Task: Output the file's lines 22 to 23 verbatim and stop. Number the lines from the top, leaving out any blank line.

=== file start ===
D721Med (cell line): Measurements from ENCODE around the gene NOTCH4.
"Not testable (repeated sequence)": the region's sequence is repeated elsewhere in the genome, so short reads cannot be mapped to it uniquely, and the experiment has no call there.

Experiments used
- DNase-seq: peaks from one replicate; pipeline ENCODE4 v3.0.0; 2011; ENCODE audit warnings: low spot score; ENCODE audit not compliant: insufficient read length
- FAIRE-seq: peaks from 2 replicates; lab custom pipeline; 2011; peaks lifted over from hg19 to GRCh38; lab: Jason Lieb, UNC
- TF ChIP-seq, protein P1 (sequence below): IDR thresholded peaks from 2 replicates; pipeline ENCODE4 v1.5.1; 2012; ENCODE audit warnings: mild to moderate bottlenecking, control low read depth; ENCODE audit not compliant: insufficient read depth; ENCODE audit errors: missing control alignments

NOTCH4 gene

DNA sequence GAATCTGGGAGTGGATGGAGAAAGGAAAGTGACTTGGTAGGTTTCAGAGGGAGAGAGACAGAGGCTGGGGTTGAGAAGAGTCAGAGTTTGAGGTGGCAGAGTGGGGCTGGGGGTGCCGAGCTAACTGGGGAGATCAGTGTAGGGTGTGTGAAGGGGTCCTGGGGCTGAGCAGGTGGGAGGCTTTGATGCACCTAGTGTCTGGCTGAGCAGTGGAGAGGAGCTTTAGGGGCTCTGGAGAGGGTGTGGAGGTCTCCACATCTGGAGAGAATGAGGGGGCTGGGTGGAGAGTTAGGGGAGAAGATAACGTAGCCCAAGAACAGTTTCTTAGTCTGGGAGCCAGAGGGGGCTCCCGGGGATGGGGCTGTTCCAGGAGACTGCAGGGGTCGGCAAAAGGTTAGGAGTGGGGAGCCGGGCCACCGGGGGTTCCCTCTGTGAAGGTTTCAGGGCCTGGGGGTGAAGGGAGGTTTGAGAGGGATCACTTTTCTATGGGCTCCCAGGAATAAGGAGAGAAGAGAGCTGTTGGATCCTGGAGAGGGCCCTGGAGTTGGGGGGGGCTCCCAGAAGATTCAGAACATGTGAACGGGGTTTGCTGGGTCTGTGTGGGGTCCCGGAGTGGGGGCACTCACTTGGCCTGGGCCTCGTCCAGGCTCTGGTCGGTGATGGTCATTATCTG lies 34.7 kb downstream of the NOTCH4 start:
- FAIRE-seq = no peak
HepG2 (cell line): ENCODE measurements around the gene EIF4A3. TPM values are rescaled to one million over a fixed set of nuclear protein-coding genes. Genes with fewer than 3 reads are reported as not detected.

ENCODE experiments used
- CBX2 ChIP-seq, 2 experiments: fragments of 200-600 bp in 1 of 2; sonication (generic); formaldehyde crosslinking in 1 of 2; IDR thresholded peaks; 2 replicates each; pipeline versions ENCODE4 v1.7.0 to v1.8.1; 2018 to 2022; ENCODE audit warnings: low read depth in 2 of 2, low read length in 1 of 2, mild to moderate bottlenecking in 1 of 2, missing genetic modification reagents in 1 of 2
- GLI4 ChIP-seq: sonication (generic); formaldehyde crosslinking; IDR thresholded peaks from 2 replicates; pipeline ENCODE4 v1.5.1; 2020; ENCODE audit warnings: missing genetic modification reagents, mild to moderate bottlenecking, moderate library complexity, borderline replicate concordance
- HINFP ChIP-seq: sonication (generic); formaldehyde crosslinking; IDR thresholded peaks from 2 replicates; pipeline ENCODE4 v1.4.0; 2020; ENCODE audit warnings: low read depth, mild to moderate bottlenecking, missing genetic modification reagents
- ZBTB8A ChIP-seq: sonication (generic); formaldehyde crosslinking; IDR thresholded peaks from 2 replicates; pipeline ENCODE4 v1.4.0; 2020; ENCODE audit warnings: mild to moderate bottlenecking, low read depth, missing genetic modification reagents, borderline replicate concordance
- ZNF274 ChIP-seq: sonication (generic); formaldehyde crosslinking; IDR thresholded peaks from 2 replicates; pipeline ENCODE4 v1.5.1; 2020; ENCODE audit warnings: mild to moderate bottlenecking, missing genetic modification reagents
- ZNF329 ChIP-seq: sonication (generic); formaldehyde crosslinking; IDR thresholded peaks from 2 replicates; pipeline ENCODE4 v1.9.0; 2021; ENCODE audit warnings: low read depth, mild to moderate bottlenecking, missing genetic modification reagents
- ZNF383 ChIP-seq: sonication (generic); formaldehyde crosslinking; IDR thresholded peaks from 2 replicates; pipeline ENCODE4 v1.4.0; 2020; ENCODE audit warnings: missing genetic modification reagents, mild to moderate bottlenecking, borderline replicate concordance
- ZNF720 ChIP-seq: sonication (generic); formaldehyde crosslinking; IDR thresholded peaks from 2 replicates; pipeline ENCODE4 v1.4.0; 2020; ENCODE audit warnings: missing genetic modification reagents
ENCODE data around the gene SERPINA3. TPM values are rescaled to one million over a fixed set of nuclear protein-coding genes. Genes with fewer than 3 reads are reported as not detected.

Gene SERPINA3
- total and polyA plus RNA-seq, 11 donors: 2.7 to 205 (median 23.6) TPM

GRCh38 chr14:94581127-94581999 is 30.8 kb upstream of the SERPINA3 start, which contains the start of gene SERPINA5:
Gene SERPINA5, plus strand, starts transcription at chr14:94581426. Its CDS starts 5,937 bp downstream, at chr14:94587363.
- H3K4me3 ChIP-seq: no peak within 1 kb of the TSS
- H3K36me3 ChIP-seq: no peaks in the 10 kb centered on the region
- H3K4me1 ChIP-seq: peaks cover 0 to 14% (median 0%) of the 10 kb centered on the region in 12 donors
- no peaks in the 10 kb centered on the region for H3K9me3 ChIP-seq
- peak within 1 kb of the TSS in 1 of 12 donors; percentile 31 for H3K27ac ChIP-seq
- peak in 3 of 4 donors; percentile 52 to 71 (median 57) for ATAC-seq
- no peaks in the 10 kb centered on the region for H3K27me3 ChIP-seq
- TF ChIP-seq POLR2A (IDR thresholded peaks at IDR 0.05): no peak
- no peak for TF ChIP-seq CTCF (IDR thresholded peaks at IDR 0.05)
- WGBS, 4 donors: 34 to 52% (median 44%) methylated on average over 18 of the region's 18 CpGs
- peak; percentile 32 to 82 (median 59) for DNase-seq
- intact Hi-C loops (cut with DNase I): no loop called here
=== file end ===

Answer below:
- total and polyA plus RNA-seq, 11 donors: 2.7 to 205 (median 23.6) TPM

GRCh38 chr14:94581127-94581999 is 30.8 kb upstream of the SERPINA3 start, which contains the start of gene SERPINA5: